Travel-Ing.: Tartar Tea and Atscharuli Chatschapuri

While on business travel, you get to go out to eat a lot. The really good part about that is, that you very rarely need to pay for the nice food you get. Okay, if you need to travel in the backwater of a country sometimes food (or at least good food) becomes a challenge.

Last week, I needed to travel to Russia again, but this time I had the opportunity to spend a couple of days in Moscow. Since the former Soviet union encompasses a lot of countrys and cultures, there are a lot of nice different food styles. So during this visit I encountered Usbek and Georgian food.

I really loved the variety of Tea which was offered in the Usbek Restaurants. A whole page of the menu was often reserved for different teas. I settled for “Tatare tea”, a mixture of 50% black and 50% green tea. Obviousely there was no artificial flavour in the tea as we are used to in the west (unless you try to avoid that chemical shit like I do). The Tea was absolutely deliciouse! Notable was the serving style. The Tea was brought to the table, accompanied by small bowls. The waiter poured the Tea into a bowl, then back into the tea pot. This was done three times before he finally served a bowl half full(!) to me. Tea is to be served and consumed hot. It is considered rude to fill the bowl more than about half full.

The food was also very delicious. I especially liked the typical georgian Chatschapuri. A bread with cheese and (if atscharuli style) egg, served as a snack. Below you can find a recipe for such a snack.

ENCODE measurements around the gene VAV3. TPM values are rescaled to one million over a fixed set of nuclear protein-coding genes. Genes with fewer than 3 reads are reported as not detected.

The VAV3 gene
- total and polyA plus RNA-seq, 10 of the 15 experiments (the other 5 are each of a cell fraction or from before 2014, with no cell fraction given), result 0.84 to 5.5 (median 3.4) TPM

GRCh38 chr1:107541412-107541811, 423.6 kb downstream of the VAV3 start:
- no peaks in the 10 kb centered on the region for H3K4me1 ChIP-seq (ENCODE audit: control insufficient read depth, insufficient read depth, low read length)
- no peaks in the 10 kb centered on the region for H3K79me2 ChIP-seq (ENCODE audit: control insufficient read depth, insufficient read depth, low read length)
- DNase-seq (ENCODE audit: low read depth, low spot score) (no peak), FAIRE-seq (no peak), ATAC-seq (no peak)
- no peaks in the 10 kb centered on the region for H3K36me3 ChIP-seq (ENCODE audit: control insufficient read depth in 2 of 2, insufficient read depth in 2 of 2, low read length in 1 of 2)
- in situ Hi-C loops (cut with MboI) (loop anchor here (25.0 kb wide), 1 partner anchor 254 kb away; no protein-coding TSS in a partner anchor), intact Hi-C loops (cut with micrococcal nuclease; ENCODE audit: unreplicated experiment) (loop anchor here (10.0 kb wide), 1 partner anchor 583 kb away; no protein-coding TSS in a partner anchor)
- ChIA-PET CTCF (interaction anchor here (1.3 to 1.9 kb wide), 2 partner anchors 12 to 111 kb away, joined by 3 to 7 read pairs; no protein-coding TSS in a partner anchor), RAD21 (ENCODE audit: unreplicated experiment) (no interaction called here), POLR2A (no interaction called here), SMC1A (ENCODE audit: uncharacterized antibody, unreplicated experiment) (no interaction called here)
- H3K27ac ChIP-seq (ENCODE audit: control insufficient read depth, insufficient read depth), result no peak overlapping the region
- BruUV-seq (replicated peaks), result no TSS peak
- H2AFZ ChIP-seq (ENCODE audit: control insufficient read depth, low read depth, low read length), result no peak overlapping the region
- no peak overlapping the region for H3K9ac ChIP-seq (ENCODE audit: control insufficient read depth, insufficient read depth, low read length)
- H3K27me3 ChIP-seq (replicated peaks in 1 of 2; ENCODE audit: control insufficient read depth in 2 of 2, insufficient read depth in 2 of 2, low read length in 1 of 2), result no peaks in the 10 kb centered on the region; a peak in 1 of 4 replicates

20120828-094605.jpg

For 6 Chatschapuri you will need:

  • 500 g Flour
  • 25 g yeast (I used granulat)
  • 1.5 cups warm water
  • 25 g Butter (creamy or melted)
  • pinch of Salt
  • 700 g curd (as a variety try white cow cheese)
  • 6 Eggs

1. Mix flour and yeast, form a small hollow in the middle and add Salt, Water and Butter there. Knead to a dough (consistency like a cookie dough). Put the dough into some foil and let it work for about 1 hour (warm, at room temperature)

2. Knead again, then form 6 balls from the dough, cover them and wait another 20 min.

3. Flaten the balls to a round shape about 1cm thick (0.39 Inch), put 1/6 of the curd onto the middle of each slice (disc? whatever). Fold the sides of the discs up and squeeze two ends up and together until you form a little “boat” (see picture above).

4. Put the “boats” into a 200°C preheated oven (for best results use a Stone oven and wood fire ;)) and bake for 15 min. Take the boats out and crack an egg onto each (in the middle obviousely), then back into the oven for another 6 minutes (this varies a little, just take a look until the egg looks nice).

This is a nice snack!

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~ by Otto on August 28, 2012.

One Response to “Travel-Ing.: Tartar Tea and Atscharuli Chatschapuri”

  1. While my mother was normally kitchen-phobic, she enjoyed the holiday preparations and loved filling our home with guests, food, entertainment and music. What I loved were the aromas of the delicious food and the chance to spend special time with my mom, who otherwise was usually rushing off with my sister to an audition or a singing lesson.

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